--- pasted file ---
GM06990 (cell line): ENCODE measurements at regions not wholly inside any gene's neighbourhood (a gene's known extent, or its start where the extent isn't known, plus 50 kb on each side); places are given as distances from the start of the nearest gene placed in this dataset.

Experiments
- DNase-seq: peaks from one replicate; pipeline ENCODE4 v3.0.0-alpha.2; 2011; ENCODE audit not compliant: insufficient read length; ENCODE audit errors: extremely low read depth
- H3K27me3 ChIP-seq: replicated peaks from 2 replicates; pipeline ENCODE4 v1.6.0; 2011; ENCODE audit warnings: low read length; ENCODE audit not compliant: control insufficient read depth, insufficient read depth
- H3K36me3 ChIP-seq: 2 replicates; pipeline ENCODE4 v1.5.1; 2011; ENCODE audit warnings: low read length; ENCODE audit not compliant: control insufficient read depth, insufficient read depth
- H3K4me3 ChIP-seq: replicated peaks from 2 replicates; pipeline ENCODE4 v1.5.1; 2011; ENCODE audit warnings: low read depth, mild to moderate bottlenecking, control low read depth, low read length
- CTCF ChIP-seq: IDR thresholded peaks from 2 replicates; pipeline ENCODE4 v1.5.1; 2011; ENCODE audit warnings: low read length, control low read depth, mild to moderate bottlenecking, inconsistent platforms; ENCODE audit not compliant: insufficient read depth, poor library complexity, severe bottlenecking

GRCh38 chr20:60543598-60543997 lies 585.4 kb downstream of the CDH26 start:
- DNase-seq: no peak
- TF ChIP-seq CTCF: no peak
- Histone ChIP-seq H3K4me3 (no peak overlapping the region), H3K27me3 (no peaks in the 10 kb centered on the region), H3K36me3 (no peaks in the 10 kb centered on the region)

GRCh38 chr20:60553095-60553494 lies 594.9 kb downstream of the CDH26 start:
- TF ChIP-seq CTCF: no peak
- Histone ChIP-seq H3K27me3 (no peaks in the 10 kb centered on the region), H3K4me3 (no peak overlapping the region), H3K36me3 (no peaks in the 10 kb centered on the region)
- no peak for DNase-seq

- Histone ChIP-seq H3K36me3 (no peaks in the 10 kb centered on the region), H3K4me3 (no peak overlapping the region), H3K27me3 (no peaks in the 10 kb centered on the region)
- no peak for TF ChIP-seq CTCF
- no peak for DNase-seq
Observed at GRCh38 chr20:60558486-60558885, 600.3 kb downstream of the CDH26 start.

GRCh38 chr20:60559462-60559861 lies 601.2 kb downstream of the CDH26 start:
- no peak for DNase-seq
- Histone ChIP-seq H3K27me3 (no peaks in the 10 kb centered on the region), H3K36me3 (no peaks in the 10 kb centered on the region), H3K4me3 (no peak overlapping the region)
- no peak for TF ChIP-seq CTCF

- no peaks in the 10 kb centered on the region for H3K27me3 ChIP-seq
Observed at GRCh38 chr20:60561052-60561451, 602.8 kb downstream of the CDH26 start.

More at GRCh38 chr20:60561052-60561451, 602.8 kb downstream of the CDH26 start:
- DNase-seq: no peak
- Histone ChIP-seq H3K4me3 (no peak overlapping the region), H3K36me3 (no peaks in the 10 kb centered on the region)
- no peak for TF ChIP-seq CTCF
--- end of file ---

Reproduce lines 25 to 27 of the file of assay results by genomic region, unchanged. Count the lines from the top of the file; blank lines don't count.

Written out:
Observed at GRCh38 chr20:60561052-60561451, 602.8 kb downstream of the CDH26 start.

More at GRCh38 chr20:60561052-60561451, 602.8 kb downstream of the CDH26 start:
- DNase-seq: no peak